While it’s become the standard productivity suite for many businesses, Microsoft Office has lacked a tool specifically built for group communication and collaboration.
Enter , a cloud-based, chat-centric app for group communication and collaboration, which lets groups and subgroups create their own channels to work together using text chat, file sharing, calendaring, and voice and video chat. It’s , which has become a well-known option for businesses that want to encourage workplace communication (and is, incidentally, something that until CEO Satya Nadella nixed the idea).
The first beta of Teams was introduced in early November, and the final version is expected to be released in March 2017. The beta is currently available — but only for Office 365 customers with a Business Essentials, Premium or Enterprise plan. The cross-platform tool has been released as a web-based app as well as a native app for Windows, macOS, iOS and Android. (Note: In our tests, when we tried to run it in the Ubuntu version of Linux, the web version told us that our browser was unsupported and prompted us to download a desktop version. The link gave us a Windows executable, which wasn’t particularly useful.)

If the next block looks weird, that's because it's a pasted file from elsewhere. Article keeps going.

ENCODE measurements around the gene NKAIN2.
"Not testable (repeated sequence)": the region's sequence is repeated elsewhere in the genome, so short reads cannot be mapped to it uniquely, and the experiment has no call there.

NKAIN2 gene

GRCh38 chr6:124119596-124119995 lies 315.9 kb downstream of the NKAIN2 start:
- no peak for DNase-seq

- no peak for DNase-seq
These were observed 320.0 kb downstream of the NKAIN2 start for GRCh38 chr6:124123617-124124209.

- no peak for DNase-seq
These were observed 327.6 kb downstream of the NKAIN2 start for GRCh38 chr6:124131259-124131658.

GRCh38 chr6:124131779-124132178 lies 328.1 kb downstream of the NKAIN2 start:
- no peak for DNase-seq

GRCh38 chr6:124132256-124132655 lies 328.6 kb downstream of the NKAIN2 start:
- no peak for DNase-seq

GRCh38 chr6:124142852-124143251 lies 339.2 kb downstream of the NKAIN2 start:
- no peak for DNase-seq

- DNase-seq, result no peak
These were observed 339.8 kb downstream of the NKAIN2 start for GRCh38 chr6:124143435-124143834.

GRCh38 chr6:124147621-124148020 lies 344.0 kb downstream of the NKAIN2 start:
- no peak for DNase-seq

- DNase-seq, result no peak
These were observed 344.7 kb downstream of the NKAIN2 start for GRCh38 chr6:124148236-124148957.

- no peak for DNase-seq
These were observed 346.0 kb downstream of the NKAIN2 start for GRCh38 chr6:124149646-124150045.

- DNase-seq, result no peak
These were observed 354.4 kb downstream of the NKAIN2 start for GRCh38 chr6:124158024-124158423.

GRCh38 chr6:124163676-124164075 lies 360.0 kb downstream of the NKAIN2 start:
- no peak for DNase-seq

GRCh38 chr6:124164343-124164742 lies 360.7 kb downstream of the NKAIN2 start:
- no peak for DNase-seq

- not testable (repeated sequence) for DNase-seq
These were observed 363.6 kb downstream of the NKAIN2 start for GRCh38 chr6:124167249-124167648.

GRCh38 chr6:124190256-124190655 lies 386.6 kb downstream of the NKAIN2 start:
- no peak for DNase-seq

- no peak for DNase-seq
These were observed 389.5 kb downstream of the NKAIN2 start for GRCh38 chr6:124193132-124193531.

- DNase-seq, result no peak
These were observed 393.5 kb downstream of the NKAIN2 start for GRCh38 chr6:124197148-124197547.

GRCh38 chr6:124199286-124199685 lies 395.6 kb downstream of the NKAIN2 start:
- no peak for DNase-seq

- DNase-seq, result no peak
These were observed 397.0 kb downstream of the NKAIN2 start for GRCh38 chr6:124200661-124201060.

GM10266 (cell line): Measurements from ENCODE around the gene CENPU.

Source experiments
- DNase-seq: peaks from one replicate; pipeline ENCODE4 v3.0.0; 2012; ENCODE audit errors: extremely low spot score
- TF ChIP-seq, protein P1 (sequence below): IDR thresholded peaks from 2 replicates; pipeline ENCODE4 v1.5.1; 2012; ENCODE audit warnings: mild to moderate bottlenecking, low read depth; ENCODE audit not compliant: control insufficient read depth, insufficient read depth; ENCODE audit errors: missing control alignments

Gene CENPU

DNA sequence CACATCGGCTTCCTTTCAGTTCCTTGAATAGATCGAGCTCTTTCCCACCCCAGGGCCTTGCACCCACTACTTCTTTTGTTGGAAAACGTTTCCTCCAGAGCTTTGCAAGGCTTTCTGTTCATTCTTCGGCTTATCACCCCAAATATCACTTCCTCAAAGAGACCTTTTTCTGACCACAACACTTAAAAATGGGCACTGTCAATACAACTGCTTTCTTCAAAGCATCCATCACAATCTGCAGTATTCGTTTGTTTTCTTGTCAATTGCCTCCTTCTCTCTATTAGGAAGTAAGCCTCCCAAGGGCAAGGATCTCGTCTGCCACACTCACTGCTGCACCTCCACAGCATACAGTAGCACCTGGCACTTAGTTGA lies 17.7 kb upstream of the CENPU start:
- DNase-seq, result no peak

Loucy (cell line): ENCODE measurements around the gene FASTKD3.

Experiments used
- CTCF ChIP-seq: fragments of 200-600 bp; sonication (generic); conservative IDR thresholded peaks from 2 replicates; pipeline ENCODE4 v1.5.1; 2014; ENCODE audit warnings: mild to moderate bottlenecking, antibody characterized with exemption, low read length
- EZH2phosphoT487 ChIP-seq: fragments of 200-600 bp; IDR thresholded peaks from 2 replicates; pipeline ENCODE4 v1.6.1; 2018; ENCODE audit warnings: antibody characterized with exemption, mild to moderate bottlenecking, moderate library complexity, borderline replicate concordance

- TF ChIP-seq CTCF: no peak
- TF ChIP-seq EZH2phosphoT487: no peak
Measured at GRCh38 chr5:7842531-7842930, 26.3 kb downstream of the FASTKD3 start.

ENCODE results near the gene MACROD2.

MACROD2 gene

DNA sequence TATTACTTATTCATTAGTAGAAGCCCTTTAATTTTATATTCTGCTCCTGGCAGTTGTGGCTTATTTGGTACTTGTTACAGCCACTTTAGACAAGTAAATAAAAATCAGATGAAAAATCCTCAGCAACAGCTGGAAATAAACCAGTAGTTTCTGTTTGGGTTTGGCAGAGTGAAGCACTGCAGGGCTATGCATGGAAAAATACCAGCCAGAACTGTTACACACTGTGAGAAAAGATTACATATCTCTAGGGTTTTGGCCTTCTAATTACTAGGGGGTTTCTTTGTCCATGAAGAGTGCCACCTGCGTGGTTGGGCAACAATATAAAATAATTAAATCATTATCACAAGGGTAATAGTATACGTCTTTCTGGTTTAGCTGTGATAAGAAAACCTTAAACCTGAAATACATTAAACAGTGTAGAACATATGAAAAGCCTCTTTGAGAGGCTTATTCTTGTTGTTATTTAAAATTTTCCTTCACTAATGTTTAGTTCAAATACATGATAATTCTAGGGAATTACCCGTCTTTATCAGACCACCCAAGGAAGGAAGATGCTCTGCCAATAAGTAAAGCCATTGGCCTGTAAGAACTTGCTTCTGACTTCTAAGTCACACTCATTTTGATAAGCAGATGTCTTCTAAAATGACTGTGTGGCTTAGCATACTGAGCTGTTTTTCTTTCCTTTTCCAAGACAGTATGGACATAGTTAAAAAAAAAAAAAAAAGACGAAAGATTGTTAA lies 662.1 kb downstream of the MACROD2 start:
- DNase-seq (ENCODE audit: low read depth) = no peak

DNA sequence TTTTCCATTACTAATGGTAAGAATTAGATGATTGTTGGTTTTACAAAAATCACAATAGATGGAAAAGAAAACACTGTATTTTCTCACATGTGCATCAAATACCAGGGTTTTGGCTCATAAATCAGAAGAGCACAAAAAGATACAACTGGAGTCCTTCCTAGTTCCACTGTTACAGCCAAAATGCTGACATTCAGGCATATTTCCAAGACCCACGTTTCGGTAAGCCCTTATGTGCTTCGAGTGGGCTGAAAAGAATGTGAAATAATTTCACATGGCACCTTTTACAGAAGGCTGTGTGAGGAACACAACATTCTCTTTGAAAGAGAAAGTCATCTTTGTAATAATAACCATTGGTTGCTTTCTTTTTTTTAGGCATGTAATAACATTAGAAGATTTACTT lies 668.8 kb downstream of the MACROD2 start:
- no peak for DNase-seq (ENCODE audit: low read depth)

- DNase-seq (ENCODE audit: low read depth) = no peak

Does Teams deliver on its promise? To find out, we put it through its paces — and, in fact, used it to work together on this review. Keep in mind that this is a beta version, so that there will probably be changes and/or additional features along the way.